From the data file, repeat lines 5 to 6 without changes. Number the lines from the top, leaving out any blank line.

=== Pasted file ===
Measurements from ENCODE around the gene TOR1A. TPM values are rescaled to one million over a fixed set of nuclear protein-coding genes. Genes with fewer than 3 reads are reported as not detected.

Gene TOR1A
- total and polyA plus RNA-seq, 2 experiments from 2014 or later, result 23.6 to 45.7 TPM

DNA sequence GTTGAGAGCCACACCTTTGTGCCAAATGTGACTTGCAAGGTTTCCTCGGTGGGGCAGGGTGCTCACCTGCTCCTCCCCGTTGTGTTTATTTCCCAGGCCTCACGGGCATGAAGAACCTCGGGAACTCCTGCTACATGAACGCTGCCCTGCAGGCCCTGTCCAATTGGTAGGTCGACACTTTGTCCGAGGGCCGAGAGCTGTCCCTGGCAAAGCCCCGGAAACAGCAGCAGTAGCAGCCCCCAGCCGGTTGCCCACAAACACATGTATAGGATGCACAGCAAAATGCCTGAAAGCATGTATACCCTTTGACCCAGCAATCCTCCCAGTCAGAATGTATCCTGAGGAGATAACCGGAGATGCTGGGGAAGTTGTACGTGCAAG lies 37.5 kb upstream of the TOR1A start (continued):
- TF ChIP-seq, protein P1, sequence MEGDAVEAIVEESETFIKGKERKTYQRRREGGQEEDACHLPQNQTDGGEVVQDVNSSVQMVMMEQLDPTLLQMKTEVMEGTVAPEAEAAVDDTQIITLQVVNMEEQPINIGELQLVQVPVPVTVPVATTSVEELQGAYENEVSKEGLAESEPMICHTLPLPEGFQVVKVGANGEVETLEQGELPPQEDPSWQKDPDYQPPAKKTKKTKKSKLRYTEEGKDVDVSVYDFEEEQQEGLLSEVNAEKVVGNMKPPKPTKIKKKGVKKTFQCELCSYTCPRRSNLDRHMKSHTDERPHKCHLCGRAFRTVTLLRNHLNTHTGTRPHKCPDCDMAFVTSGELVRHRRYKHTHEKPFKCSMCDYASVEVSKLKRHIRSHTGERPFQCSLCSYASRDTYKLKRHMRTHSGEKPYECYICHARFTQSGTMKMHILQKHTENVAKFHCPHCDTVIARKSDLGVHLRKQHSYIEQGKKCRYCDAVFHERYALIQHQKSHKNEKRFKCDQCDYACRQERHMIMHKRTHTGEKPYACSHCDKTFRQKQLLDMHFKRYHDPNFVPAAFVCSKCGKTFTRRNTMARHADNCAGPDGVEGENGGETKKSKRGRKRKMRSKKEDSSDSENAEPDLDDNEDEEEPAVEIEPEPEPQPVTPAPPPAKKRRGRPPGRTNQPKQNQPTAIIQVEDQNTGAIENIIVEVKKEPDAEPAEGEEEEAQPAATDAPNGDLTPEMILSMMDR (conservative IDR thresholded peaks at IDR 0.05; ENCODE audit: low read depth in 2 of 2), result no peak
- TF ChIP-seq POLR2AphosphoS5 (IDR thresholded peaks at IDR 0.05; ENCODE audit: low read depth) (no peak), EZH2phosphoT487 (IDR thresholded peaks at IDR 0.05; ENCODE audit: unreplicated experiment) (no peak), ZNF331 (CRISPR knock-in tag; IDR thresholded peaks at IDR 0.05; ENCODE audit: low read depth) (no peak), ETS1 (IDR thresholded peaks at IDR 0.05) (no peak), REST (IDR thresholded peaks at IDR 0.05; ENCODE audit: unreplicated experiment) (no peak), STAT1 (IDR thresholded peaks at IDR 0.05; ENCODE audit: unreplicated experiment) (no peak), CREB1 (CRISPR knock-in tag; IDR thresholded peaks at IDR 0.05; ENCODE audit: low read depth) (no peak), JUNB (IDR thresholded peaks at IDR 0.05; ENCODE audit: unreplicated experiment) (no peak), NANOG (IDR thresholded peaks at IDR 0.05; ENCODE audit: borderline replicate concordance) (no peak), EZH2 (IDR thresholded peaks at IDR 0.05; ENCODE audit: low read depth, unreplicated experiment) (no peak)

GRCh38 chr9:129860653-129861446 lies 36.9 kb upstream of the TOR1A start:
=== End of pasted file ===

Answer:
- TF ChIP-seq, protein P1, sequence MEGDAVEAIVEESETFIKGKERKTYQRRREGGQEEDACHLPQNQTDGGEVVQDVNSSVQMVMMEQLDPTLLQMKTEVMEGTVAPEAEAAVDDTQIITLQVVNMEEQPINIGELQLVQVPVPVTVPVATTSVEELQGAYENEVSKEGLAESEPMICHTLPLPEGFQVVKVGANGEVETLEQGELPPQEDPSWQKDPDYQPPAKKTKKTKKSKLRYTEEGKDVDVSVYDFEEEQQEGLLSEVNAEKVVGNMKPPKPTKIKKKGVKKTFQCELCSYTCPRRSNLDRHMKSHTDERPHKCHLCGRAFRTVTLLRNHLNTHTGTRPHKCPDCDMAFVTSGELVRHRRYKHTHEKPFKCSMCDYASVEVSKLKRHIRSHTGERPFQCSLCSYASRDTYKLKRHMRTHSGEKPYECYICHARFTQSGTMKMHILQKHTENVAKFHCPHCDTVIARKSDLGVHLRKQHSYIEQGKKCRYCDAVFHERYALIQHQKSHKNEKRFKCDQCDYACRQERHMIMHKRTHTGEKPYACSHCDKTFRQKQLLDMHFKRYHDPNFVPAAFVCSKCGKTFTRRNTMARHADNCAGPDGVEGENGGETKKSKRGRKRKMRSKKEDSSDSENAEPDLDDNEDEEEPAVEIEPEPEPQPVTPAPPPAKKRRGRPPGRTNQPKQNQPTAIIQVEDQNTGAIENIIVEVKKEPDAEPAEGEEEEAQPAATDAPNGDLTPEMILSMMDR (conservative IDR thresholded peaks at IDR 0.05; ENCODE audit: low read depth in 2 of 2), result no peak
- TF ChIP-seq POLR2AphosphoS5 (IDR thresholded peaks at IDR 0.05; ENCODE audit: low read depth) (no peak), EZH2phosphoT487 (IDR thresholded peaks at IDR 0.05; ENCODE audit: unreplicated experiment) (no peak), ZNF331 (CRISPR knock-in tag; IDR thresholded peaks at IDR 0.05; ENCODE audit: low read depth) (no peak), ETS1 (IDR thresholded peaks at IDR 0.05) (no peak), REST (IDR thresholded peaks at IDR 0.05; ENCODE audit: unreplicated experiment) (no peak), STAT1 (IDR thresholded peaks at IDR 0.05; ENCODE audit: unreplicated experiment) (no peak), CREB1 (CRISPR knock-in tag; IDR thresholded peaks at IDR 0.05; ENCODE audit: low read depth) (no peak), JUNB (IDR thresholded peaks at IDR 0.05; ENCODE audit: unreplicated experiment) (no peak), NANOG (IDR thresholded peaks at IDR 0.05; ENCODE audit: borderline replicate concordance) (no peak), EZH2 (IDR thresholded peaks at IDR 0.05; ENCODE audit: low read depth, unreplicated experiment) (no peak)